Aftercare

After the bronchoscopy, the vital signs (heart rate, blood pressure, and breathing) are monitored. Sometimes patients have an abnormal reaction to anesthesia. Any sputum should be collected in an emesis basin so that it can be examined for the presence of blood. If a biopsy was taken, the patient should not cough or clear the throat as this might dislodge any blood clot that has formed and cause bleeding. No food or drink should be consumed for about two hours after the procedure or until the anesthesia wears off. There is a significant risk for choking if anything (including water) is ingested before the anesthetic wears off, and the gag reflex has returned. To test if the gag reflex has returned, a spoon is placed on the back of the tongue for a few seconds with light pressure. If there is no gagging, the process is repeated after 15 minutes. No small or sharp objects are used to test this reflex. The gag reflex should return in one to two hours. Ice chips or clear liquids should be taken before the patient attempts to eat solid food.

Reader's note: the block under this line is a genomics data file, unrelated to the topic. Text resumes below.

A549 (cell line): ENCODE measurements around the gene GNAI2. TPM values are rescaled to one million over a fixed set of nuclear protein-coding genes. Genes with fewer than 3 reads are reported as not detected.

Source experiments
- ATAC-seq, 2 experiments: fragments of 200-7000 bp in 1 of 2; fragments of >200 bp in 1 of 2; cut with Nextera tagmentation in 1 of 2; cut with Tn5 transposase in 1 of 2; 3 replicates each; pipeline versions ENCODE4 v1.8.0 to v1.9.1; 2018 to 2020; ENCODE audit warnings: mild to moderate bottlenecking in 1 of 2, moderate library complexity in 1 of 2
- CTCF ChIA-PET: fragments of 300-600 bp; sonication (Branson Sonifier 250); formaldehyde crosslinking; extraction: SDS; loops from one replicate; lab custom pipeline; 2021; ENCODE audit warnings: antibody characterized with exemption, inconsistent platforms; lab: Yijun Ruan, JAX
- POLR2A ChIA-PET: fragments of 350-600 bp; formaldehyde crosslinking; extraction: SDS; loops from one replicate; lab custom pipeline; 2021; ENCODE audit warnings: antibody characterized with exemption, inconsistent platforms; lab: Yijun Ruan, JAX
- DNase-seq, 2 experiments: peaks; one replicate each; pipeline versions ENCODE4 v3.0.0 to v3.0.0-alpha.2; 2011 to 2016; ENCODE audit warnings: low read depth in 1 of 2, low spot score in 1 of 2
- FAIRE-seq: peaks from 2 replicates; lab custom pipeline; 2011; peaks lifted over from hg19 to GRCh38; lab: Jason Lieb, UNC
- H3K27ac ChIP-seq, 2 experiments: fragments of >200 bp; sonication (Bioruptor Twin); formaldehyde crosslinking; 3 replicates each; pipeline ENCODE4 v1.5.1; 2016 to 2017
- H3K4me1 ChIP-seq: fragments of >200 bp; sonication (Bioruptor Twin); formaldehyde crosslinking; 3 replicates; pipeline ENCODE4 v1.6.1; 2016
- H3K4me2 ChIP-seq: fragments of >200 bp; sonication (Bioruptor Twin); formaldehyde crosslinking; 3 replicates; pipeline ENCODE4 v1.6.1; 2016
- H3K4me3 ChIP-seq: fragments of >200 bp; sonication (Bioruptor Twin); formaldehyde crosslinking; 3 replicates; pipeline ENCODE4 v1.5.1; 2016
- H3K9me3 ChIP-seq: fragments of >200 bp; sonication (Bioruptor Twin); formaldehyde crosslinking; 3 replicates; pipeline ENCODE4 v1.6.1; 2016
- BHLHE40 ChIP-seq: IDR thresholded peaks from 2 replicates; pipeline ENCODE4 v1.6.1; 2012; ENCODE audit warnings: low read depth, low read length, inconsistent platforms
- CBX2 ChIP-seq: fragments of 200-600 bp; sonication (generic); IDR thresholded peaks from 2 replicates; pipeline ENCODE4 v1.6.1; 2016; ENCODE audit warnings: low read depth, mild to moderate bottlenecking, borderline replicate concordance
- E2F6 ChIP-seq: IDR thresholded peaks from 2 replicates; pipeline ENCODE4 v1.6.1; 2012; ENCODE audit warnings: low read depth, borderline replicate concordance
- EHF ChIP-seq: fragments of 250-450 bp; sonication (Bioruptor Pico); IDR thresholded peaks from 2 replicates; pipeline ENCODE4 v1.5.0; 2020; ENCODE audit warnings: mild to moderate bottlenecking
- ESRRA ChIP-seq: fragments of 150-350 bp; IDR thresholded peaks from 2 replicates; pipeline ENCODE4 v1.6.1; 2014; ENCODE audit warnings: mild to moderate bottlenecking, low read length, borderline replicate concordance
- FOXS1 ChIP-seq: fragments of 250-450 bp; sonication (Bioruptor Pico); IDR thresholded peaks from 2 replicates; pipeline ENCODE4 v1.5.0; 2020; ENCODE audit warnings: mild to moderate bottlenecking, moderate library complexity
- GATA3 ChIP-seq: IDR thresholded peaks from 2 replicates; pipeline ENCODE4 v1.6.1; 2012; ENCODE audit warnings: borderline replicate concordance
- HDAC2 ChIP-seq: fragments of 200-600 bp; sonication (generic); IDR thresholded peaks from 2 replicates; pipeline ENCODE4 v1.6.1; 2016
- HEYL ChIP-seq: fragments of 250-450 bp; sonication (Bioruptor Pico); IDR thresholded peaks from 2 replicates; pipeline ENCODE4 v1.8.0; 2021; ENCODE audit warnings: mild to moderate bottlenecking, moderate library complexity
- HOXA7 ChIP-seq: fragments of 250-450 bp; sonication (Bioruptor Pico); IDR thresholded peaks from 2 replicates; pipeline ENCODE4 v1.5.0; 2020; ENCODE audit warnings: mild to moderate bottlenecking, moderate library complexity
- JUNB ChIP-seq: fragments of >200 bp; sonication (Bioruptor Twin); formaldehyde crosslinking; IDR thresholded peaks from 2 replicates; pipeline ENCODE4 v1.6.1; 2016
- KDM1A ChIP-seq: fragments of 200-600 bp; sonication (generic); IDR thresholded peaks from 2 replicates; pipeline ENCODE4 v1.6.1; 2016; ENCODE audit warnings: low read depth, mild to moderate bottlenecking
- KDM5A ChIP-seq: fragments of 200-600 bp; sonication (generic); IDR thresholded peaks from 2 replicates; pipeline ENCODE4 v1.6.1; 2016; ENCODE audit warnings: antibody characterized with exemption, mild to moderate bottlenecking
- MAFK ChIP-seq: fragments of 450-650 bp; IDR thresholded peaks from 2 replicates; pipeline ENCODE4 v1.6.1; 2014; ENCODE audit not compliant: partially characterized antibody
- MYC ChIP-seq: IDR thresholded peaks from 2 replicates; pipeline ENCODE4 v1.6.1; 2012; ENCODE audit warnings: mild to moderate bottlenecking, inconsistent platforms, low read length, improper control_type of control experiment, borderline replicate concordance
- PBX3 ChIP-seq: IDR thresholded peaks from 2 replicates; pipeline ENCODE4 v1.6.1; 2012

The patient should be instructed that after the anesthetic wears off the throat may be irritated for several days.

Patients should notify their health care provider if they develop any of these symptoms:

  • hemoptysis (coughing up blood)
  • shortness of breath, wheezing or any trouble breathing
  • chest pain
  • fever, with or without breathing problems

Complications